Gender discrimination at work is when an employer, employee, or other party treats someone unfairly at work because of the person’s gender. This type of harassment can involve the victim’s sex, sexual orientation, transgender status, or gender identify. Title VII of the Civil Rights Act of 1964 protects employees from discrimination due of sex or gender, including hiring, firing, promotions, pay, training, and employment benefits. Discrimination and sexual harassment can take many shapes and forms in the workplace. If you believe you’re the victim of this wrongdoing in California, come to Winer, Burritt & Scott, LLP, for exceptional legal help.
How to Identify Gender Discrimination?
An adverse outcome at work isn’t necessarily gender discrimination. An employer denying you a promotion or a certain schedule doesn’t mean you’ve been the victim of this type of harassment. Determining whether gender discrimination has taken place at your job requires an investigation of the facts of your case. If someone is treating you differently from others based on something to do with your gender, it’s illegal. If different treatment results in negative employment outcomes, it’s also illegal.
To determine gender discrimination, first ask yourself if the way your employer or a coworker treated you was because of your gender or if it could be for another reason. Perhaps another candidate was simply more qualified than you. Take your issue up with the person and find out if he or she had a legitimate reason for the adverse employment action. If he or she can’t come up with an explanation for your employment action, you may have a gender discrimination case on your hands.
Gender discrimination can take many forms. It can be blunt, like an employer terminating your job after discovering your sexual orientation, or subtle, like leaving you out of social workplace activities. If you file a complaint regarding your situation and then experience a demotion, pay cut, or other adverse action, you may be the victim of retaliation. Retaliation is a form of harassment that serves to punish the employee for speaking out against gender discrimination. If you’ve experienced anything in the workplace that makes you feel like you’re in a hostile work environment due to your gender, speak to an attorney.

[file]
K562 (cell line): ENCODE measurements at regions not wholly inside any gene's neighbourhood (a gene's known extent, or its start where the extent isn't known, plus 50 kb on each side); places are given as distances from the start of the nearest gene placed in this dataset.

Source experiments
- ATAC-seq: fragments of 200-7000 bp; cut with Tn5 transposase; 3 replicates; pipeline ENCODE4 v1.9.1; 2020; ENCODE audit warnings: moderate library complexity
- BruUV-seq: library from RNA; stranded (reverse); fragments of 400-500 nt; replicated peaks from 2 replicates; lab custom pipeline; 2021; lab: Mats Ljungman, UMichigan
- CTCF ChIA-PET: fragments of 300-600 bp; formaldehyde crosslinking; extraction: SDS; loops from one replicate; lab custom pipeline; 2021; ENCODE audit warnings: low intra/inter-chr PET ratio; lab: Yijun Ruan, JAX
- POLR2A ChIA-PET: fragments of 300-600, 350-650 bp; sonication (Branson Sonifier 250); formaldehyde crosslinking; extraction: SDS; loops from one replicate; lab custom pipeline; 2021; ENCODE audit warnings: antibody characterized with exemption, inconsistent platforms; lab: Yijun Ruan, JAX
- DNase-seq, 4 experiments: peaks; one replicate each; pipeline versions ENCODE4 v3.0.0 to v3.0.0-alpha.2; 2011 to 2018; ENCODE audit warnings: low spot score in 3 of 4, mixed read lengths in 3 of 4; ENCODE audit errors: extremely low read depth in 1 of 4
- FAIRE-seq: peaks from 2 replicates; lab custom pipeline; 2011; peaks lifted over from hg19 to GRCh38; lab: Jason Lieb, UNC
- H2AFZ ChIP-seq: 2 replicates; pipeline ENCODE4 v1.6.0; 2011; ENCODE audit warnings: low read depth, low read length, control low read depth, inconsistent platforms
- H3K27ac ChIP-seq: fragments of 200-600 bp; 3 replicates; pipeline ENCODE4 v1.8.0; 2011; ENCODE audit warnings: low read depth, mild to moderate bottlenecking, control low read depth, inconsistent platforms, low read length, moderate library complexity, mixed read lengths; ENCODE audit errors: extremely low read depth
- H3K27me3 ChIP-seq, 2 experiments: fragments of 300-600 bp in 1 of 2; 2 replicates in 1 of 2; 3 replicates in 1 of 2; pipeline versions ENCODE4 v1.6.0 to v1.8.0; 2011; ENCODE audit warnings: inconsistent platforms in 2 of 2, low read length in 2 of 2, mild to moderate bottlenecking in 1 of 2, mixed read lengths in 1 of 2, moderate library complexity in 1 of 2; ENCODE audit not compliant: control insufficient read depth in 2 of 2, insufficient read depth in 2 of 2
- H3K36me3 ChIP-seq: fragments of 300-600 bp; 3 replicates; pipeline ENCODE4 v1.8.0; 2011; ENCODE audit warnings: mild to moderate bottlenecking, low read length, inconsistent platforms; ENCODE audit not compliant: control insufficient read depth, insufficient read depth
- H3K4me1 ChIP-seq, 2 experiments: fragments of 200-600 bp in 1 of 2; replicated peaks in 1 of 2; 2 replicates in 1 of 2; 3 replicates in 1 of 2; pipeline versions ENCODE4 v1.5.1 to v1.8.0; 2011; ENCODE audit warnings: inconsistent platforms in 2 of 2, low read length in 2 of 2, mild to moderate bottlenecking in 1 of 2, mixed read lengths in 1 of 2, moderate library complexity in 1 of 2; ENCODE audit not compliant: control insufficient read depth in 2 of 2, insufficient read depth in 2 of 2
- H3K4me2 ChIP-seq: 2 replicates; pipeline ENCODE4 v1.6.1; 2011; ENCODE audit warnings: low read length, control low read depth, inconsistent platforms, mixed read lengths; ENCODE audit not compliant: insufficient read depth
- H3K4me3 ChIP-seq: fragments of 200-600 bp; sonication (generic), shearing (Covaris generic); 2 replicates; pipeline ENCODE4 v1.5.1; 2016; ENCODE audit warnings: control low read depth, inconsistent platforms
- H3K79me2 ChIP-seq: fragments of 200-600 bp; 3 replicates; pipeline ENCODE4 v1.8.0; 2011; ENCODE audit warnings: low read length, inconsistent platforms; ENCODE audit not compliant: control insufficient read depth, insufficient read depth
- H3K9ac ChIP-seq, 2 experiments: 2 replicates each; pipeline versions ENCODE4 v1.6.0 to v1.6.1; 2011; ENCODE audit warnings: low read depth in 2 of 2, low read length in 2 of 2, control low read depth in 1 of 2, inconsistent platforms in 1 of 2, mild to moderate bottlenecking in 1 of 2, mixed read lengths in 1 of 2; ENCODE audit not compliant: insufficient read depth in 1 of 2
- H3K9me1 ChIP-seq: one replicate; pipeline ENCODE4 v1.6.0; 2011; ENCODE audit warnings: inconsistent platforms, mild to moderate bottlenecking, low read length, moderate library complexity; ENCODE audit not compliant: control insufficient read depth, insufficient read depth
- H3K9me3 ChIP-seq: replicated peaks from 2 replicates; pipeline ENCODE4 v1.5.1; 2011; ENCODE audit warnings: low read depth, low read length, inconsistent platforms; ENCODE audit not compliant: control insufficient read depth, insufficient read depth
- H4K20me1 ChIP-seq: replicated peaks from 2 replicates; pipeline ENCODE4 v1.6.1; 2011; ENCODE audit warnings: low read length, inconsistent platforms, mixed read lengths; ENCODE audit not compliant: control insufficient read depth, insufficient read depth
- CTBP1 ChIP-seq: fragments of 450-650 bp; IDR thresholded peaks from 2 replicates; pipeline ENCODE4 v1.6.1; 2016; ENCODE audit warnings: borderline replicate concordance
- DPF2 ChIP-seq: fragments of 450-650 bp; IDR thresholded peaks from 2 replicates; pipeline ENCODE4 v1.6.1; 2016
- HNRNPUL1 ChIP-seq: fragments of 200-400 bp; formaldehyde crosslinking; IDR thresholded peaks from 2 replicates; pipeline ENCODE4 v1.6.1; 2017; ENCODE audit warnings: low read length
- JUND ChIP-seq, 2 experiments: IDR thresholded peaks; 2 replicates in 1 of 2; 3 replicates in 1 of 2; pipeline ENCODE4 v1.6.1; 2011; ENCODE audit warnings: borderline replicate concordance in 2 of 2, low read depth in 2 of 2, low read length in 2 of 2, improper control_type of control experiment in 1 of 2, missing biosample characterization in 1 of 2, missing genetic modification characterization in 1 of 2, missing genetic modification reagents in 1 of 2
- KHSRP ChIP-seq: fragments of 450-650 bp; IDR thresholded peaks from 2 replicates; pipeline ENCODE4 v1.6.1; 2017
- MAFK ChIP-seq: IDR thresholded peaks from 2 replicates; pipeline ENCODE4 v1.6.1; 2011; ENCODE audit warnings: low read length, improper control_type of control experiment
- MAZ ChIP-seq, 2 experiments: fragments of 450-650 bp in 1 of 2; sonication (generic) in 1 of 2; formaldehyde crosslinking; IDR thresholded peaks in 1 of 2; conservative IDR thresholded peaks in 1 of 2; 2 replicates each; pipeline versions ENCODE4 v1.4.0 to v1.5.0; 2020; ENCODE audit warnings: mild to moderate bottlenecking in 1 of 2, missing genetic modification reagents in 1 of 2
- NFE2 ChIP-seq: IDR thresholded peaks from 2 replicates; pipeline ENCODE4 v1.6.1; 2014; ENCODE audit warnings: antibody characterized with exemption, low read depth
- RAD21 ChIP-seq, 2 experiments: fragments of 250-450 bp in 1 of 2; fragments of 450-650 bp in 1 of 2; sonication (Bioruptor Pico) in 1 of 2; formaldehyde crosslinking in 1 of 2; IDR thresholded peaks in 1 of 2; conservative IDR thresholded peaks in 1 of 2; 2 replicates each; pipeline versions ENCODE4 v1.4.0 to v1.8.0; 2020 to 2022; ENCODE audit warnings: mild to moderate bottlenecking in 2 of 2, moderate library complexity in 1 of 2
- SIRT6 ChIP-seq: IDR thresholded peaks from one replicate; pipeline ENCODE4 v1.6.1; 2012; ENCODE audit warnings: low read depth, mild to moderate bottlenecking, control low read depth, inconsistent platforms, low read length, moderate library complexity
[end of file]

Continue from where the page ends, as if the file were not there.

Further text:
How to Deal With Gender Discrimination at Work
Once you’ve ascertained that you have been the victim of gender discrimination in the workplace, start documenting your experience. Begin by writing down all instances of discrimination or harassment you’ve experienced since the beginning of your time at the position. If others in the workplace witness discrimination, write down their names and gather statements if possible.
Speak to the person discriminating against you and let him or her know how you perceive his/her actions. It may simply be a misunderstanding. In many cases, however, it will take an official complaint with your company to settle the issue. Go to the human resources department and complain about the alleged gender discrimination. At this point, it will be up to the company to investigate and resolve the issue. If your employer ignores your complaint, doesn’t take it seriously, or otherwise fails to take effective action, you can go to the Equal Employment Opportunity Commission (EEOC) for resolution.
Contact Experienced Gender Discrimination Lawyers at Winer, Burritt & Scott Today
The EEOC oversees investigating sexual harassment and discrimination claims within the workplace. The EEOC will either look into your claim and offer assistance or send you a Notice of Right to Sue. With this notice, you have the right to sue the company for gender discrimination. You may be eligible to receive compensation for your economic and emotional damages through a lawsuit. Sexual Harassment attorneys in California at Winer, Burritt & Scott, LLP, can help. Contact us online or call (510) 433-1000 to schedule a free in-person or over-the-phone case evaluation.
**We do not represent perpetrators of sexual harassment or those who are accused of sexually harassing behavior.